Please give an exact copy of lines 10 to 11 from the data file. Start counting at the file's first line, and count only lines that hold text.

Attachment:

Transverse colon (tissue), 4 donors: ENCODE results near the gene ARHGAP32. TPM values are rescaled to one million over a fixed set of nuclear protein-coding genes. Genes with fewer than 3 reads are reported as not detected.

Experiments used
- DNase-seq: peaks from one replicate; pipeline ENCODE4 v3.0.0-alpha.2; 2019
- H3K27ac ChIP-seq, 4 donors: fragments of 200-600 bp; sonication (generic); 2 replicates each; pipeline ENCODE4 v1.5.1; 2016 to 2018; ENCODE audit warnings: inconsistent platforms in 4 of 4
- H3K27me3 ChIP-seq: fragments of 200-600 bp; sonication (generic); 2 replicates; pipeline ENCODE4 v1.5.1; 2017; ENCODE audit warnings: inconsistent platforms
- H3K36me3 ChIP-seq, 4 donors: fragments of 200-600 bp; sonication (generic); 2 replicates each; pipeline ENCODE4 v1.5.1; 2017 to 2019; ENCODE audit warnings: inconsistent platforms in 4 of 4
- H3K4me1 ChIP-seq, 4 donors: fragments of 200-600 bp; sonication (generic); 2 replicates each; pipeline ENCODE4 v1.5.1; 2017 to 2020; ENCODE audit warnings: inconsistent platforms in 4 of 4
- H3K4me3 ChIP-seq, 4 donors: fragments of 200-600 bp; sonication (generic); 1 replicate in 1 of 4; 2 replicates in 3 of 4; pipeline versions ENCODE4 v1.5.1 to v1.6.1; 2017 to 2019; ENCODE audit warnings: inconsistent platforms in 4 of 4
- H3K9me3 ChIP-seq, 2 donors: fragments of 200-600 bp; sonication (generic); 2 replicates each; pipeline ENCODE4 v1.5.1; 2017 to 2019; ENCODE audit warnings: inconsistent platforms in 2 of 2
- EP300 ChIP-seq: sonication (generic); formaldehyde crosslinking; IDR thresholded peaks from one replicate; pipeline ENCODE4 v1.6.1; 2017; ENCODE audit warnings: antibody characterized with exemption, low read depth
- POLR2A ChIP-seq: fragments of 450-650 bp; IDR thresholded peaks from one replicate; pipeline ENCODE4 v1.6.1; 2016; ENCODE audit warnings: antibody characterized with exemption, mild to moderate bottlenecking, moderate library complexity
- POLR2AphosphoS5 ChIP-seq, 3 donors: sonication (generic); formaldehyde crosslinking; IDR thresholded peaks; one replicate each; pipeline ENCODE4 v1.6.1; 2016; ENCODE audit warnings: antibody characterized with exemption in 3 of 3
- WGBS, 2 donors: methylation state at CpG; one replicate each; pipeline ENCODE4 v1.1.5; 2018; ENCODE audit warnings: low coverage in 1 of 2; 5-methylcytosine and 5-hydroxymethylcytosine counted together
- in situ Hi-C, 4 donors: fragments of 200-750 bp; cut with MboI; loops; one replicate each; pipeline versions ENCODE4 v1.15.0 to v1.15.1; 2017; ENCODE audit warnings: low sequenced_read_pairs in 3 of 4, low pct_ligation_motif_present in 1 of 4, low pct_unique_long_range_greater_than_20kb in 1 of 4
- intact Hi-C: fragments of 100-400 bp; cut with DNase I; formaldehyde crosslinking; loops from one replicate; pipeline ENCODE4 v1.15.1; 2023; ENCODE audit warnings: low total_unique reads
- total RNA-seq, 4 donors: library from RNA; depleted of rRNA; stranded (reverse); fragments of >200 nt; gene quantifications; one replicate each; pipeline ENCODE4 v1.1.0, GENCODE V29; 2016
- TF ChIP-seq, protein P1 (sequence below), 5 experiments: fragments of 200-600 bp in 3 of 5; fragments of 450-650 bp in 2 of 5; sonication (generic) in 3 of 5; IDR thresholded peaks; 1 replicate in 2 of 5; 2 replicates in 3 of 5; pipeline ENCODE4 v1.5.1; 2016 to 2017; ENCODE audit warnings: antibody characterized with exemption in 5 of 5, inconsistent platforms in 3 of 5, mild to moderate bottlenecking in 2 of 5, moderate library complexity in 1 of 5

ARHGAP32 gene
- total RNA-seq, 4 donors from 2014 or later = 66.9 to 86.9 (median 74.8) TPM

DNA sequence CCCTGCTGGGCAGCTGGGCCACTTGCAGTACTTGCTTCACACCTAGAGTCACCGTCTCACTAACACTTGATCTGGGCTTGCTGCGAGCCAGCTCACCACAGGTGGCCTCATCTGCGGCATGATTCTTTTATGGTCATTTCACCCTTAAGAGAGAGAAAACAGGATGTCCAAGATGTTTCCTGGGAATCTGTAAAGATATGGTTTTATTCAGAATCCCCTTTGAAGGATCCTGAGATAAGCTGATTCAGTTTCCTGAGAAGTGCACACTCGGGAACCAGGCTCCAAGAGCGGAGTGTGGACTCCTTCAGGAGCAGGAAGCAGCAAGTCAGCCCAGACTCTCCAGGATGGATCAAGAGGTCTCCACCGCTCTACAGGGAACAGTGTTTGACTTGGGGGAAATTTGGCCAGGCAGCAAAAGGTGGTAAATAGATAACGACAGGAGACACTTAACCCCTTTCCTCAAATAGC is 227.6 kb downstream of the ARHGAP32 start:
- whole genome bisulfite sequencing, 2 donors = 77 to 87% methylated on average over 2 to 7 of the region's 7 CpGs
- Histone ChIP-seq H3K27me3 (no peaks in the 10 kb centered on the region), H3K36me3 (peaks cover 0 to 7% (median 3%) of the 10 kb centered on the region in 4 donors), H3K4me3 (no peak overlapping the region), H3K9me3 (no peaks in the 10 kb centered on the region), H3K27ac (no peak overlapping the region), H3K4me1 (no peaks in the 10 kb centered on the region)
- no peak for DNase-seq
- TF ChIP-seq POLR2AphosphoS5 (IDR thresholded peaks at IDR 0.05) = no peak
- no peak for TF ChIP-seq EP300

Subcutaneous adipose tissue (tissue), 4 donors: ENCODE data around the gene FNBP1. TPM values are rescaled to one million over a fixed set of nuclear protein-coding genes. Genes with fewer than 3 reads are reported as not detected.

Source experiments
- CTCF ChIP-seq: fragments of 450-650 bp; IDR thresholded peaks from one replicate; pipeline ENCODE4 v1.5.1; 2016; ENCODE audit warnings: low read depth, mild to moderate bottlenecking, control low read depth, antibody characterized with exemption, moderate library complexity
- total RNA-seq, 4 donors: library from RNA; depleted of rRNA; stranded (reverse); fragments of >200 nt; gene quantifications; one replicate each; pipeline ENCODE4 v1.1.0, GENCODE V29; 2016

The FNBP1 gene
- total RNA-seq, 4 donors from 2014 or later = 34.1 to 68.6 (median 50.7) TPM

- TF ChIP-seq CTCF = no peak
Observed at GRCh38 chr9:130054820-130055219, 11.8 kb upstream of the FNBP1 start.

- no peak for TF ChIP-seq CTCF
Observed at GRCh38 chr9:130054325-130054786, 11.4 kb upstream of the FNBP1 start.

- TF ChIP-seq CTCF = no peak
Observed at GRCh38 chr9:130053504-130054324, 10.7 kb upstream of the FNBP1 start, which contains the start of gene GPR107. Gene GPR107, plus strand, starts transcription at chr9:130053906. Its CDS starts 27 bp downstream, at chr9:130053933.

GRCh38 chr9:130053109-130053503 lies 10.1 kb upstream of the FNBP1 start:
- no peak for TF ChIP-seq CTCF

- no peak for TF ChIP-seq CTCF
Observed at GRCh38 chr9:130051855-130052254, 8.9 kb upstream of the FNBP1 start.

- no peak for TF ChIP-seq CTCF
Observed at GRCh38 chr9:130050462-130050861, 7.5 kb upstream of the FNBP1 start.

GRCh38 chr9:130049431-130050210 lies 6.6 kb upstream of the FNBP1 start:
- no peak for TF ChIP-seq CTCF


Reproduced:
- EP300 ChIP-seq: sonication (generic); formaldehyde crosslinking; IDR thresholded peaks from one replicate; pipeline ENCODE4 v1.6.1; 2017; ENCODE audit warnings: antibody characterized with exemption, low read depth
- POLR2A ChIP-seq: fragments of 450-650 bp; IDR thresholded peaks from one replicate; pipeline ENCODE4 v1.6.1; 2016; ENCODE audit warnings: antibody characterized with exemption, mild to moderate bottlenecking, moderate library complexity